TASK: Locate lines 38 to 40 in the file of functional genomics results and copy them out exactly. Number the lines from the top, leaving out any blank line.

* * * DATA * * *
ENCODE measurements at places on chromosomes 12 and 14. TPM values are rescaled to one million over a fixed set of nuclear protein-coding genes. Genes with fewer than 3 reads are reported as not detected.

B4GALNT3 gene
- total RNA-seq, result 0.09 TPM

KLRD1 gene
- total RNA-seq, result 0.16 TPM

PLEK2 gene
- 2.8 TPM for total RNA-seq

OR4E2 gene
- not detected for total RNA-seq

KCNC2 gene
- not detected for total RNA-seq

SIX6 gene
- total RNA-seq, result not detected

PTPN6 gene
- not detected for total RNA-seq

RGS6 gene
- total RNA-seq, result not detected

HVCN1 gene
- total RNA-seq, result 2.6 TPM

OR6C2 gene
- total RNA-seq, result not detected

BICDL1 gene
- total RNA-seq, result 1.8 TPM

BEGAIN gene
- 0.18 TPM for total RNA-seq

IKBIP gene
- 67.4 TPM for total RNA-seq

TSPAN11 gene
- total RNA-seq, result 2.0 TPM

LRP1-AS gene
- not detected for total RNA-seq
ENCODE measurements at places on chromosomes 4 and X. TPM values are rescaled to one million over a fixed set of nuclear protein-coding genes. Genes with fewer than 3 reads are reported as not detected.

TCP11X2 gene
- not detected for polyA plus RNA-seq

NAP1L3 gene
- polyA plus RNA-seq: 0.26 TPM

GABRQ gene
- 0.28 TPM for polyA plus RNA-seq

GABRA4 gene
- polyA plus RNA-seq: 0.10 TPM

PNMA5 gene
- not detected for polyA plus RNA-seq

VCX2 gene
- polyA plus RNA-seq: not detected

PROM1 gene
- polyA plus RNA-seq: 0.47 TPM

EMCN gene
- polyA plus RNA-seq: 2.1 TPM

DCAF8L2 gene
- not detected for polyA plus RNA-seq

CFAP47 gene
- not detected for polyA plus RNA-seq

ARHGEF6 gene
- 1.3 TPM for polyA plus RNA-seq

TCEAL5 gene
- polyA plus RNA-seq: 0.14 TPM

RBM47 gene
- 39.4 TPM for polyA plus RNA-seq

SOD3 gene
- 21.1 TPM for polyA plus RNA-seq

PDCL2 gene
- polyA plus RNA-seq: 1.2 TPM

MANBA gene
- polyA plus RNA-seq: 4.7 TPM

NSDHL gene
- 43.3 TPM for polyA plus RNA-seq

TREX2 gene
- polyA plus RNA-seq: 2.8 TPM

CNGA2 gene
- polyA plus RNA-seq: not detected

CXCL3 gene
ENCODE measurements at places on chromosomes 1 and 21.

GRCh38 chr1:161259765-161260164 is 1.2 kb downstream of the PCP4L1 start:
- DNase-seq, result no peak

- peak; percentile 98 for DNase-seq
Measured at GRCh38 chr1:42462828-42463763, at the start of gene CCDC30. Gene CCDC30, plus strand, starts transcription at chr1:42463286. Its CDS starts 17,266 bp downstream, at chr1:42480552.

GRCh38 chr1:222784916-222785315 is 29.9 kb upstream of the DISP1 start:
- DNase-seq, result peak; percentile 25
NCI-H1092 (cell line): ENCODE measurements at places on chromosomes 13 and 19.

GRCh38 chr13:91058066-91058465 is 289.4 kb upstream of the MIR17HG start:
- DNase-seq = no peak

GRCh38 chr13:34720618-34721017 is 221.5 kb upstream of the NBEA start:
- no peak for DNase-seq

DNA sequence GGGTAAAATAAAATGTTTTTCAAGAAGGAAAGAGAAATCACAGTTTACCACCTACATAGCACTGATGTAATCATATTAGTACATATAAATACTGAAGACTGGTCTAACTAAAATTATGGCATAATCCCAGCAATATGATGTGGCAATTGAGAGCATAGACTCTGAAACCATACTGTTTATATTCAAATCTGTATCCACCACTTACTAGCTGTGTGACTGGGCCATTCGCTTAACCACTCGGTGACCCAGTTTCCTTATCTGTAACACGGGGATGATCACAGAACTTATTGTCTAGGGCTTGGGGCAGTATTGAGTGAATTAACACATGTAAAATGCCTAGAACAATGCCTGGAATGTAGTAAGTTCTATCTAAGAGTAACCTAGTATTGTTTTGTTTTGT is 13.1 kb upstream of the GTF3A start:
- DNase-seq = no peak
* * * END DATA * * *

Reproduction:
- 0.28 TPM for polyA plus RNA-seq

GABRA4 gene
- polyA plus RNA-seq: 0.10 TPM